so that a label fed forward by the suction bar 35 to the nip between the roller 47 and drum 4% will be gripped by the suction applied through the trough 5 i and perforated drum wall 49 and thereafter carried forward by the drum.

, Beyond the trough 511 in the anti-clockwise direction of rotation of the drum 48, are arranged three suction chambers 54, 55, 56, each of which is connected to a pump through a respective suction duct 57, 58, 59, and applies suction through the perforated drum wall 49 to hold the labels carried forward by the drum. The pressure in the chambers 54, 55, 56 need not be reduced to as low a'figure as in the trough 51.

Beneath the drum 48, just beyond the roller 47, is an adhesive applicator 60 of known type, shown here as comprising a vessel 61 for containing the pressuresensitive adhesive composition in liquid form (e.g., in solution), a roller 62 dipping into the adhesive, a small regulating roller 63 in contact with the roller 62 to regulate the amount of adhesive withdrawn from the vessel 61 and an applicator roller 64 which transfers adhesive from the roller 62 to the backs of the labels carried forward by the drum 48.

Around the outside of the drum 48, extending over more than half its circumference opposite to the suction chambers 54, 55, 56, is disposed a drying tunnel 65 fed with hot air through ducts '66, 67, 68 for drying the adhesive applied to the labels by the applicator 60.

A pick-up roller 70 is disposed on the outside of the drum 48, beyond the end of the drying tunnel 65 and immediately opposite the end of the last suction cham ber 56, and is resiliently urged against the drum 48.

. This pick-up roller 70 is fed with a continuous web 71 of silicone-coated release paper, having its coated surface facing the drum 48, from a supply reel 72.

The labels which have been carried around the drum 48 are released therefrom as they reach the end of the suction chamber 56, and at this moment they contact and adhere to the web 7l. From the pick-up roller 70, the web 71 with the labels attached to it passes to a conventional reeling mechanism, illustrated here as comprising a roller 73 and reel 74 on which the web is reeled. 1

It is thus practicable to produce a reeled web of selfadhesive labels without the limitation of size or quality previously thought to be unavoidable.

I claim:

l. A process forthe production of a continuous reel of self-adhesive labels, wherein the labels are produced as separate flat sheets cut to finished size and stacked, the separate labels are then fed in succession from the stack onto the surface of a drum and held thereon by vacuum means while being fed to an applicator by which they are coated individually on their reverse sides with a pressure-sensitive adhesive composition, the adhesive is dried by passing the labels through a hot air chamber extending about a substantial part of the periphery of the drum and the labels are applied successively by their adhesive coated sides to a continuous web of release paper which moves against said drum and which is then reeled.

2. A process according to claim 1 wherein the application of the labels to the web of release paper is controlled by a photo-electric cell sensitive to the presence of a preceding label on the web.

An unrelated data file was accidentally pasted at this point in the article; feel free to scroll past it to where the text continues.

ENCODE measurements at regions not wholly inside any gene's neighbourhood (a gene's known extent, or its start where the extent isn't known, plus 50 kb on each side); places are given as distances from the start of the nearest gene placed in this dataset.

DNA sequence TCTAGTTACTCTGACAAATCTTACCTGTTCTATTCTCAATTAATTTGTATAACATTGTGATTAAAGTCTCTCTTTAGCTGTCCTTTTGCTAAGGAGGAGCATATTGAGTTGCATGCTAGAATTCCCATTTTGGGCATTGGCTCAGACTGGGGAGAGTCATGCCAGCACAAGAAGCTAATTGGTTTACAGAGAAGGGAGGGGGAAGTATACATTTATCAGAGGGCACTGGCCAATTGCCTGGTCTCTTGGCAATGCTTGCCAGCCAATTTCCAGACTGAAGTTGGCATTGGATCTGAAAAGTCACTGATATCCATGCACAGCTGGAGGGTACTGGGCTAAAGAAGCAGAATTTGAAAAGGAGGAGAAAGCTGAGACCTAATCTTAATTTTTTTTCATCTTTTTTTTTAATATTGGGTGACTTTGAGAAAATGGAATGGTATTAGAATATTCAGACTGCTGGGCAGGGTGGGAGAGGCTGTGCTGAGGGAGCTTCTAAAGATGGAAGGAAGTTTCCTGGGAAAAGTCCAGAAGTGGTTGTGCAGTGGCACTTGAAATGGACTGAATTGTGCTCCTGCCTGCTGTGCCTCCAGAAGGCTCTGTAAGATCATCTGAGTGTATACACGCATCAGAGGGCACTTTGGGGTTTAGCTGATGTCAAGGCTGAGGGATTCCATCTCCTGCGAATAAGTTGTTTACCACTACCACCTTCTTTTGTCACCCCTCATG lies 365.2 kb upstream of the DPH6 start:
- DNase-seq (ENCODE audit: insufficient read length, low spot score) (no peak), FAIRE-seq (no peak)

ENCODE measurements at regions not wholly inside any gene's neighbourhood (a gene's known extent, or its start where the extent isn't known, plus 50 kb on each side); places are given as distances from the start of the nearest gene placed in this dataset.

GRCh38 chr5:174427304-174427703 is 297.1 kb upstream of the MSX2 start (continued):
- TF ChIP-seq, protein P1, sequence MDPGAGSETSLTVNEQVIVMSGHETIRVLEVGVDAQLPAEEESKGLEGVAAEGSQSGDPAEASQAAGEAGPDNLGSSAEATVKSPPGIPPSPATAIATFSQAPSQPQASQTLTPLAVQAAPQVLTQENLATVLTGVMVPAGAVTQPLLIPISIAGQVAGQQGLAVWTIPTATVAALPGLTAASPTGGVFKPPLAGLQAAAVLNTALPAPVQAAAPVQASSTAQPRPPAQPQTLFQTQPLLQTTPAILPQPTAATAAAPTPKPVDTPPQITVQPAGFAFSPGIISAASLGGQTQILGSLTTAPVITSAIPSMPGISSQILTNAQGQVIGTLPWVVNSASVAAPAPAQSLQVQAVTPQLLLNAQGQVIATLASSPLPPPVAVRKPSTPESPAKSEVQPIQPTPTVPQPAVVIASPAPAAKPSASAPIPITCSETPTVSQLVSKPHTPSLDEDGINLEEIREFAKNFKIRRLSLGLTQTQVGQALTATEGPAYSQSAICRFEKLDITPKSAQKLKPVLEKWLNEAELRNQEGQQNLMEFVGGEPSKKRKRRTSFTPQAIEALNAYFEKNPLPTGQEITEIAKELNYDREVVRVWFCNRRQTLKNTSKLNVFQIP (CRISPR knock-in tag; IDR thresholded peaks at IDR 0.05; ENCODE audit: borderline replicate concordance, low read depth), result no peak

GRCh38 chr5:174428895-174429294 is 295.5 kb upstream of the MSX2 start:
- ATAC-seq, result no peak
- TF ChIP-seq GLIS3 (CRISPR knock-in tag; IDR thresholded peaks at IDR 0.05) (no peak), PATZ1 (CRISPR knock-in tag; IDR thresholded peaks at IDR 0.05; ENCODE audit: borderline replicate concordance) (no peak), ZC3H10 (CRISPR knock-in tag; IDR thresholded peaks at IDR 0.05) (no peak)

3. A process according to claim 1 wherein after application of the labels, the web with the labels thereon is passed between a pair of pressure rollers to ensure the attachment of the labels.

4. Apparatus for producing continuous reels of selfadhesive labels, comprising means for supporting a stack of labels in the form of separate flat sheets cut to finished size, means for feeding separate out labels in succession from the stack to an applicator which is arranged to coat the reverse sides of the labels individually with a pressure-sensitive adhesive composition, a rotatable drum having internal suction means for receiving and holding the labels on its periphery with their reverse sides outwards, drying means extending,

around a substantial part of the periphery of the drum for drying the adhesive on the reverse sides of the labels, means for subsequently applying the labeis successively by their adhesive coated sides to a continuous web of release paper, and means for reeling the contin-.

uous web.

Apparatus according to claim twhercin the applicator comprises a roller.

6. Apparatus according to claim 4 wherein the applicator comprises a doctor blade.

'7. Apparatus according to claim 4 wherein the applicator comprises means for spraying the adhesive on to the labels.

close proximity to the inner surface of the drum wall. :I: i: k

Patent Citations
Cited PatentFiling datePublication dateApplicantTitle
US2527272 *Jun 29, 1949Oct 24, 1950Package Machinery CoMachine for applying labels to moving webs
US2613007 *Jan 18, 1950Oct 7, 1952New Jersey Machine CorpMethod of and apparatus for activating labels
US2743753 *Mar 20, 1950May 1, 1956Contact Products IncApparatus for making pressure sensitive labels
US3196069 *Apr 21, 1961Jul 20, 1965Modern Album And Finishing IncLaminating machine
US3222059 *Dec 17, 1962Dec 7, 1965Molins Organisation LtdSuction apparatus
US3677859 *Aug 13, 1970Jul 18, 1972Clark Harold AMethod for application of pressure-sensitive adhesives
US3758367 *Oct 27, 1969Sep 11, 1973Moelnlycke AbAn article o a moving support surface in the form of a continuous web a sheet orapparatus for applying adhesive tape particulare self adhesive tape t
Referenced by
Citing PatentFiling datePublication dateApplicantTitle
US4488922 *Jun 22, 1983Dec 18, 1984Instance David JohnMethod and apparatus for producing labels
US4544590 *Mar 17, 1982Oct 1, 1985Miller Products, Inc.Laminated member and method of making same
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US5122216 *Apr 3, 1990Jun 16, 1992Goodwin Graphics, Inc.Multi-ply mailer form and method of manufacture therefor
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Classifications
U.S. Classification156/285, 156/499, 156/302, 156/552, 156/519, 156/289, 270/52.13
International ClassificationB31D1/00, B31D1/02, G09F3/00, B65C9/18, B65C1/00, B65C9/08
Cooperative ClassificationB31D1/021
European ClassificationB31D1/02B